As with many arthroscopic procedures, elbow arthroscopy recovery is usually fairly swift – within two to six weeks following the surgery the patient should be back to their baseline level of function with hopefully improved levels of pain or reduction of preoperative symptoms.
More invasive procedures such as elbow arthroplasty carry with them a higher rate of complication and the standard arthroplasty complication discussion should be had with the patient including heart attack, blood clots, stroke, infection, neurovascular injury, aseptic loosening and the possibility of intraoperative fracture.
Fortunately, these complications are also very rare and ultimately successful surgery will mean that full recovery is usually achieved by most patients by around 3 to 6 months.
Elbow Surgery Recovery Exercises
One of the most important things to stress to the patient when discussing elbow surgery is the importance of maintaining good range of motion in the elbow for as long as possible and not succumbing to postoperative stiffness as the elbow joint is want to do whenever surgical procedures are undertaken in and around this area. It will most likely be necessary to undergo some form of physical therapy and this will focus on maintenance of range of motion in both supination, pronation, flexion and extension.
One of the most common complications experienced by patients irrespective of their elbow surgery is loss of terminal extension of the elbow, i.e., not being able to fully straighten their arm afterwards. This is usually resolvable with early and aggressive physical therapy, but some patients may notice that they lose terminal 5 to 10 degrees of extension and this is very common in the setting of elbow surgery and should not be considered a failure of the surgical procedure.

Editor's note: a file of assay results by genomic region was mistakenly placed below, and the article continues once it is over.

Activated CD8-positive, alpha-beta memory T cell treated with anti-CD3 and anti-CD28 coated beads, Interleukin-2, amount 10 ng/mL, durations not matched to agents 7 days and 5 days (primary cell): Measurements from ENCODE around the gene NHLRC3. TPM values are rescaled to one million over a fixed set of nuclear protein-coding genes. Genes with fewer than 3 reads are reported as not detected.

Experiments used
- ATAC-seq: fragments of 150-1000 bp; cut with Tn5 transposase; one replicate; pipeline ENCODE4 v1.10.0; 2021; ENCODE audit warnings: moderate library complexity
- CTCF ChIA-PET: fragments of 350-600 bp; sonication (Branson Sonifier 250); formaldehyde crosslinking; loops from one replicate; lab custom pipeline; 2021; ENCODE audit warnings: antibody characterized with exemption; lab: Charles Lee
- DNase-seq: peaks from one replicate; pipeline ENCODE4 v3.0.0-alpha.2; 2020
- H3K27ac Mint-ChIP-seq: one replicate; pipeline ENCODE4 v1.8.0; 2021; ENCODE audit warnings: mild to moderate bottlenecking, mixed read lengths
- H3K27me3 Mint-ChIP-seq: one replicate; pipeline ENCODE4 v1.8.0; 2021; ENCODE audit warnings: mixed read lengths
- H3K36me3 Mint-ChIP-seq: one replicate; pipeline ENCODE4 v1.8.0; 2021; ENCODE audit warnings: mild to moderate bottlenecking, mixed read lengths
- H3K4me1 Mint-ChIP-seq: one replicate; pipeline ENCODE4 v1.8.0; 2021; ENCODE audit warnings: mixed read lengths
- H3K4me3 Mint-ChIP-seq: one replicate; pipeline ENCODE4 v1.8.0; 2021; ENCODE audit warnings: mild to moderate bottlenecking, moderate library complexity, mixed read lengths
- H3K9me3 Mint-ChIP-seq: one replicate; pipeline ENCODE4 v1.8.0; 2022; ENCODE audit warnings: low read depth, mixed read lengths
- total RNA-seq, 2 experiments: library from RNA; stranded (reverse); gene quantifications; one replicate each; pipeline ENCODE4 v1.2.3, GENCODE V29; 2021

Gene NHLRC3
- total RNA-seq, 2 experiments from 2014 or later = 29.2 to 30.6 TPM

Elbow surgery is remarkably different from any other part of the body and the elbow joint itself is very unique in terms of its anatomy and function. As such, each elbow surgery should be customized and tailored to the patient specifically as well as their underlying complaints and each specific procedure will be associated with a series of specific complications and risks, all of which should be explained to the patient fully during the consenting process.
With that being said, elbow surgery is not for everyone and there are a number of conditions that can be managed conservatively without any kind of surgical procedure. If you have concerns about any elbow symptoms you might be experiencing, we encourage you to contact us at our offices and arrange to see one of our specialist orthopedic surgeons who will fully assess you and explain your diagnosis to you, including discussion of any potential surgical procedures that may be an option to you as well as alternative nonsurgical management strategies.